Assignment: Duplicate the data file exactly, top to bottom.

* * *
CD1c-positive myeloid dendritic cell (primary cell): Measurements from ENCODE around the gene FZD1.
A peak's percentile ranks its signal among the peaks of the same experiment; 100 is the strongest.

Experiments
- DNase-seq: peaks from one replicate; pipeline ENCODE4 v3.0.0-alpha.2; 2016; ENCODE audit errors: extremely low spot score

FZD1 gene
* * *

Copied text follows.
CD1c-positive myeloid dendritic cell (primary cell): Measurements from ENCODE around the gene FZD1.
A peak's percentile ranks its signal among the peaks of the same experiment; 100 is the strongest.

Experiments
- DNase-seq: peaks from one replicate; pipeline ENCODE4 v3.0.0-alpha.2; 2016; ENCODE audit errors: extremely low spot score

FZD1 gene